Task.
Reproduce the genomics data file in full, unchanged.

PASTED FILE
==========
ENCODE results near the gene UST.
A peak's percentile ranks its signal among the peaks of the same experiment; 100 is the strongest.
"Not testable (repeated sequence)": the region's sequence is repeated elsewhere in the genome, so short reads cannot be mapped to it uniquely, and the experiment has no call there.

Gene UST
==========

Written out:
ENCODE results near the gene UST.
A peak's percentile ranks its signal among the peaks of the same experiment; 100 is the strongest.
"Not testable (repeated sequence)": the region's sequence is repeated elsewhere in the genome, so short reads cannot be mapped to it uniquely, and the experiment has no call there.

Gene UST